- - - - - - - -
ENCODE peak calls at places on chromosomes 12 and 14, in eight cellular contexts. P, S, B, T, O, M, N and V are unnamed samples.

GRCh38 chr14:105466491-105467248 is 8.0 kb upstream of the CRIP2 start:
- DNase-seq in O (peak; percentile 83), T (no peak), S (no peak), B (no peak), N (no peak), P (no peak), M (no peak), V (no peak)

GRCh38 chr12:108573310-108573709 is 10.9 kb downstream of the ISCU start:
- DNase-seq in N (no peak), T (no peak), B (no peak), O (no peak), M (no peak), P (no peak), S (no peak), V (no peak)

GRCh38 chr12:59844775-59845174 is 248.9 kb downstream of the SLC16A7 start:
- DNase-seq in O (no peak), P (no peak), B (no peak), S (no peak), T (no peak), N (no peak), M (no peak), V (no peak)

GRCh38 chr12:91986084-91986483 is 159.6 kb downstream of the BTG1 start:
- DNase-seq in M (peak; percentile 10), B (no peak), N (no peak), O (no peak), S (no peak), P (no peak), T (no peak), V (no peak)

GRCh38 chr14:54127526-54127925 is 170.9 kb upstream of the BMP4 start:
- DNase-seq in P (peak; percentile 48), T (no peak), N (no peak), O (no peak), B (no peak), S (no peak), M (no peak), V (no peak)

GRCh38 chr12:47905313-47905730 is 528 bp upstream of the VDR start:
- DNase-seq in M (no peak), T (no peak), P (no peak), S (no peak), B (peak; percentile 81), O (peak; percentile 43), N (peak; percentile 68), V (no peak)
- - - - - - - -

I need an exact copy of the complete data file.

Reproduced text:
ENCODE peak calls at places on chromosomes 12 and 14, in eight cellular contexts. P, S, B, T, O, M, N and V are unnamed samples.

GRCh38 chr14:105466491-105467248 is 8.0 kb upstream of the CRIP2 start:
- DNase-seq in O (peak; percentile 83), T (no peak), S (no peak), B (no peak), N (no peak), P (no peak), M (no peak), V (no peak)

GRCh38 chr12:108573310-108573709 is 10.9 kb downstream of the ISCU start:
- DNase-seq in N (no peak), T (no peak), B (no peak), O (no peak), M (no peak), P (no peak), S (no peak), V (no peak)

GRCh38 chr12:59844775-59845174 is 248.9 kb downstream of the SLC16A7 start:
- DNase-seq in O (no peak), P (no peak), B (no peak), S (no peak), T (no peak), N (no peak), M (no peak), V (no peak)

GRCh38 chr12:91986084-91986483 is 159.6 kb downstream of the BTG1 start:
- DNase-seq in M (peak; percentile 10), B (no peak), N (no peak), O (no peak), S (no peak), P (no peak), T (no peak), V (no peak)

GRCh38 chr14:54127526-54127925 is 170.9 kb upstream of the BMP4 start:
- DNase-seq in P (peak; percentile 48), T (no peak), N (no peak), O (no peak), B (no peak), S (no peak), M (no peak), V (no peak)

GRCh38 chr12:47905313-47905730 is 528 bp upstream of the VDR start:
- DNase-seq in M (no peak), T (no peak), P (no peak), S (no peak), B (peak; percentile 81), O (peak; percentile 43), N (peak; percentile 68), V (no peak)